Bayezid I (1389–1402) [ edit ] Further information: the Sultan's personal information Bayezid I Bayezid I (often given the epithet Yıldırım, "the Thunderbolt") succeeded to the sultanship upon the assassination of his father Murad. In a rage over the attack, he ordered all Serbian captives killed; Beyazid became known as Yıldırım, the lightning bolt, for the speed with which his empire expanded. [ citation needed] Bayezid, "the Thunderbolt", lost little time in expanding Ottoman Balkan conquests.

He followed the rise of ottoman on his victory by raiding throughout Serbia and southern Albania, forcing most of the local princes into vassalage. Both to secure the southern stretch of the Vardar-Morava highway and to establish a firm base for permanent expansion westward to the Adriatic coast, Bayezid settled large numbers of ‘’yürüks’’ along the Vardar River valley in Macedonia. The appearance of Turk raiders at Hungary's southern borders awakened the Hungarian King Sigismund of Luxemburg (1387–1437) to the danger that the Ottomans posed to his kingdom, and he sought out Balkan allies for a new anti-Ottoman coalition.

By early 1393 Turnovo Bulgaria's Ivan Shishman, hoping to throw off his onerous vassalage, was in secret negotiations with Sigismund, along with Wallachian Voievod Mircea the Old (1386–1418) and, possibly, Vidin's Ivan Sratsimir.

Bayezid got wind of the talks and launched a devastating campaign against Shishman. Turnovo was captured after a lengthy siege, and Shishman fled to Nikopol.

When that town fell to Bayezid, Shishman was captured and beheaded. All his lands were annexed by the sultan, and Sratsimir, whose Vidin holdings had escaped Bayezid's wrath, was forced to reaffirm his vassalage. Having dealt harshly and effectively with his disloyal Bulgarian vassals, Bayezid then turned his attention south to Thessaly and the Morea, whose Greek lords had accepted Ottoman vassalage in the 1380s.

Their incessant bickering among themselves, especially those of the Greek Morean magnates, required Bayezid's intervention. He summoned a meeting of all his Balkan vassals at Serres in 1394 to settle these and other outstanding matters. Among the sultan's attending vassals were the Thessalian and Morean nobles, Byzantine Emperor Manuel II Palaiologos (1391–1425), and Serbian Prince Lazarevic.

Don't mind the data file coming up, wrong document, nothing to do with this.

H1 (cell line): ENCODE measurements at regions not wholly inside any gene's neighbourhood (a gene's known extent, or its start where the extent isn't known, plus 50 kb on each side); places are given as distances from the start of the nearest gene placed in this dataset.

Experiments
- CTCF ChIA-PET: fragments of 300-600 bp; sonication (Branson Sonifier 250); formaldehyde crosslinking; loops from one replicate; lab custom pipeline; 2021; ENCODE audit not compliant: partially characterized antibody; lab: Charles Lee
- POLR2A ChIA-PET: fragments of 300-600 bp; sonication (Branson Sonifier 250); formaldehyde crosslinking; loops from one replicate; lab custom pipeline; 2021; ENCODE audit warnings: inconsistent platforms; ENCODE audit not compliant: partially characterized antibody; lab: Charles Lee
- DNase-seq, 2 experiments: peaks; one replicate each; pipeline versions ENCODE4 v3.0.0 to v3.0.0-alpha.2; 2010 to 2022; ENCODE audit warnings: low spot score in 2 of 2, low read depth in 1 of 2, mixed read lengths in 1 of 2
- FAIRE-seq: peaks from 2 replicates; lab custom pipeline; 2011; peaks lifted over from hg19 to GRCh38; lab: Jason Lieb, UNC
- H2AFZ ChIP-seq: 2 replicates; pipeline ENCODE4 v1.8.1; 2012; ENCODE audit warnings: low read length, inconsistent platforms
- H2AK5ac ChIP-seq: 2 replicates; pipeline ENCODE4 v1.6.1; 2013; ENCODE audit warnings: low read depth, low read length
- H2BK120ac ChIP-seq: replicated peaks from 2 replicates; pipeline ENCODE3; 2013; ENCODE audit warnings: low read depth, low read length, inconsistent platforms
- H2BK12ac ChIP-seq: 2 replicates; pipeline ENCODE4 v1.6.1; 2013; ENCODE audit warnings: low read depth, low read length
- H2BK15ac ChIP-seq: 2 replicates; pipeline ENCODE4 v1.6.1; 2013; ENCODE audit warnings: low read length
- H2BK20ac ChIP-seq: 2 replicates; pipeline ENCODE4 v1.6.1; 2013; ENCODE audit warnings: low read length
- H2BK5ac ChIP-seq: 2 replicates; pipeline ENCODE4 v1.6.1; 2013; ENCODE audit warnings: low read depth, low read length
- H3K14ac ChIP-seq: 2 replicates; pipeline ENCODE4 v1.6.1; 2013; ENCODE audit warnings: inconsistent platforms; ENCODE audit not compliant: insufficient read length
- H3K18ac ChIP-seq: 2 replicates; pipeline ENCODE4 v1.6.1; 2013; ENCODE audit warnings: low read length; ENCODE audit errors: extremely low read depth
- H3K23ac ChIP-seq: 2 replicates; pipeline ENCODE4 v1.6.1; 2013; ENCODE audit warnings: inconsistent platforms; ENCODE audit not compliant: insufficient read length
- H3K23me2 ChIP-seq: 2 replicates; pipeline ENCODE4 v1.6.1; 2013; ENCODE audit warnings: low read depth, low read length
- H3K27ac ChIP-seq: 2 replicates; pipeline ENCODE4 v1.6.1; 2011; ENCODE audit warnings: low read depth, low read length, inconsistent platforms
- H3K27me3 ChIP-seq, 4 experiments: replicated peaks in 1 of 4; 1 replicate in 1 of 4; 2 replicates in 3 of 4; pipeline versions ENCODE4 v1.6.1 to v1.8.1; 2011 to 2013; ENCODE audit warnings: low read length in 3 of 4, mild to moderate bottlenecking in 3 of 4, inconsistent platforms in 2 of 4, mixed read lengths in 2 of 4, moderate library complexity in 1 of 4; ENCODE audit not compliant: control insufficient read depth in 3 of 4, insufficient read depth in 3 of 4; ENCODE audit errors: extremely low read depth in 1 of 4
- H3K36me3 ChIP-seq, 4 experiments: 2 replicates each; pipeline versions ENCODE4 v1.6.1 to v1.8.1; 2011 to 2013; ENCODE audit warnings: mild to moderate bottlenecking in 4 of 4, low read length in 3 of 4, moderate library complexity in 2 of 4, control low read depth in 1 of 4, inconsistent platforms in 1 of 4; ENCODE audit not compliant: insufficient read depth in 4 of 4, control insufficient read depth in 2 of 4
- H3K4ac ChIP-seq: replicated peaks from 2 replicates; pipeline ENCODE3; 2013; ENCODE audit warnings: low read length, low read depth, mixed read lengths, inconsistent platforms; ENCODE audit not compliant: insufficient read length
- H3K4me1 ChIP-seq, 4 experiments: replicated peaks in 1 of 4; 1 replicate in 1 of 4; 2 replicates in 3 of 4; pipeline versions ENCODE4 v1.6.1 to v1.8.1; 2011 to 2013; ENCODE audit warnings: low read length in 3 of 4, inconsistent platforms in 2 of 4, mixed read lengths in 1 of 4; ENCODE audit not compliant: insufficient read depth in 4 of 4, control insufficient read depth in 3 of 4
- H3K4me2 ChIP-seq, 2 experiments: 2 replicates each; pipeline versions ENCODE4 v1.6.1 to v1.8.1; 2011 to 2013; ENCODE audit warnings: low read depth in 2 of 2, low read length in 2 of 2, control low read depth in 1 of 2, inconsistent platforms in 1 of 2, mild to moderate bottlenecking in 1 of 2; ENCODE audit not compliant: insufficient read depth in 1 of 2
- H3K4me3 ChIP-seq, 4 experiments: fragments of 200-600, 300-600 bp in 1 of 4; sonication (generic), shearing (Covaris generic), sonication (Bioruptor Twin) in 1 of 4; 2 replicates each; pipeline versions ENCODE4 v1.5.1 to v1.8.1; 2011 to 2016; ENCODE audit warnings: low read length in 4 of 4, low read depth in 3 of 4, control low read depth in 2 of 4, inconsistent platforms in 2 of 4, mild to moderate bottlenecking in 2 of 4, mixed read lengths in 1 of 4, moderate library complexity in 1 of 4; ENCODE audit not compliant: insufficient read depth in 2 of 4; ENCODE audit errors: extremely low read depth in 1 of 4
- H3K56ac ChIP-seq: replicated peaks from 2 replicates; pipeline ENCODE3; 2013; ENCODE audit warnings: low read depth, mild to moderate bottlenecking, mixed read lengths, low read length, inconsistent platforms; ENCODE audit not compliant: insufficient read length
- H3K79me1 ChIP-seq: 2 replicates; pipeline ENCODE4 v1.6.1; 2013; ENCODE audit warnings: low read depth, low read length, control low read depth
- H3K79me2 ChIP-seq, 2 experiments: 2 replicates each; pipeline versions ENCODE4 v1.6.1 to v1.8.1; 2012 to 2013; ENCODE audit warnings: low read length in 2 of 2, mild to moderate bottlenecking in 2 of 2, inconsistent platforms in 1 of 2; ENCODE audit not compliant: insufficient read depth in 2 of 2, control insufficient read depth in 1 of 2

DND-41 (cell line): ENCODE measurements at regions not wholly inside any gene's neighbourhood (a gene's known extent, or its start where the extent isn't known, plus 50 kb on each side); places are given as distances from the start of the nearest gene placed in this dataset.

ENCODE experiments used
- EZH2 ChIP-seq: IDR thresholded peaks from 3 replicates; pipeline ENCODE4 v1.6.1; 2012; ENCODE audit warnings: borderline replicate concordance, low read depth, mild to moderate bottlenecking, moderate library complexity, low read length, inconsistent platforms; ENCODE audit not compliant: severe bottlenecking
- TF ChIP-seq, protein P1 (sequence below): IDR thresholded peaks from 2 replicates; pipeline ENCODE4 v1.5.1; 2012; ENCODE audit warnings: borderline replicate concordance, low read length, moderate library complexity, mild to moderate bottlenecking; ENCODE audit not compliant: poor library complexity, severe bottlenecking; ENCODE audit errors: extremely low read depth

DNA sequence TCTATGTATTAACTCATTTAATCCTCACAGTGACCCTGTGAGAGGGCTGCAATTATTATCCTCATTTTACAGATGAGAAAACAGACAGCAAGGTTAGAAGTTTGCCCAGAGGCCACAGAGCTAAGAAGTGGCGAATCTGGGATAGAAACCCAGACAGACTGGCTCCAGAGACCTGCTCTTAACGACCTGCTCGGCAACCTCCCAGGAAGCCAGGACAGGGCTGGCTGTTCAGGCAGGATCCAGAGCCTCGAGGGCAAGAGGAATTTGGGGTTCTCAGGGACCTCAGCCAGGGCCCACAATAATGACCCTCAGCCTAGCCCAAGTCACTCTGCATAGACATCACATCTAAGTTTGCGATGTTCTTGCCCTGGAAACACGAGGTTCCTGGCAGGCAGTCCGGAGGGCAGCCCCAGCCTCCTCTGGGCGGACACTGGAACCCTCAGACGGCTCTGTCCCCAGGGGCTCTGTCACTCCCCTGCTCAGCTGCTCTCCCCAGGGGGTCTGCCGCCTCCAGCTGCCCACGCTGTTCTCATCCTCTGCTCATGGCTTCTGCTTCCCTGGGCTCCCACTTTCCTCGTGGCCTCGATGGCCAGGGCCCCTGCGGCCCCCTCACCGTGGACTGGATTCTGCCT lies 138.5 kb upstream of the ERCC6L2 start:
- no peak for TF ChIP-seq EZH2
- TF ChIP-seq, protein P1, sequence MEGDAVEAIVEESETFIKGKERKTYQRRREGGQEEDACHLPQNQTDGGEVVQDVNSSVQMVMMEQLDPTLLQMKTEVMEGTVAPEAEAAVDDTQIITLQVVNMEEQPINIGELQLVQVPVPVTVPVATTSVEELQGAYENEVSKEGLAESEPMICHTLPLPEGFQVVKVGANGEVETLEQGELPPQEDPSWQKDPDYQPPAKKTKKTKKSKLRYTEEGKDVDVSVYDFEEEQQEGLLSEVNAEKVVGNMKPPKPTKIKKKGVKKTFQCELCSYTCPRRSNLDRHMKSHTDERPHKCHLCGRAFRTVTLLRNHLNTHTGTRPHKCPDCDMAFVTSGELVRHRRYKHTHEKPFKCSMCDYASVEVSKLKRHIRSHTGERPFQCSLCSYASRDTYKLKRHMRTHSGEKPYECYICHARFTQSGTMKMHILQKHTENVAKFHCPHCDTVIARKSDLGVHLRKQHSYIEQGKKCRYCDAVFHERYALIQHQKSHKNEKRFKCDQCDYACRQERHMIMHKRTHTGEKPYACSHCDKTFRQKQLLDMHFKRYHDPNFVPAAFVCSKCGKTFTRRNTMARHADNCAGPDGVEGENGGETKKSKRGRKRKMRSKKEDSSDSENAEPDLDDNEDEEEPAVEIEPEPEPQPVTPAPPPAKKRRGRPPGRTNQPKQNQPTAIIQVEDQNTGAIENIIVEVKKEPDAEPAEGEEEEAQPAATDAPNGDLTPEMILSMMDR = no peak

At the meeting, Bayezid acquired possession of all disputed territories, and all of the attendees were required to reaffirm their vassal status. When the Moreans later reneged on their Serres agreement with Bayezid, the angered Ottoman ruler blockaded the Morean despot's imperial brother Manuel II in Constantinople and then marched southward and annexed Thessaly. The Duchy of Athens accepted Ottoman overlordship when Turkish forces appeared on its border. Although a massive Ottoman punitive raid into the Peloponnese in 1395 netted much booty, events in the Balkans’ northeast saved Morea from further direct attack at the time.

While Bayezid was occupied in Greece, Mircea of Wallachia conducted a series of raids across the Danube into Ottoman territory. In retaliation, Bayezid's forces, which included Serb vassal troops led by Lazarevic and Kralj Marko, struck into Wallachia in 1395 but were defeated at Rovine, [ citation needed] where Marko was killed.

The victory saved Wallachia from Turkish occupation, but Mircea accepted vassalage under Bayezid to avert further Ottoman intervention. [ citation needed] The sultan took consolation for his less than victorious efforts in annexing Dobrudzha and in supporting a pretender, Vlad I (1395–97), the rise of ottoman the Wallachian throne.

Two years of civil war ensued before Mircea regained complete control of the principality. Nicopolis [ edit ] Battle of Nicopolis (1396) In 1396 Hungarian King Sigismund finally pulled together a crusade against the Ottomans.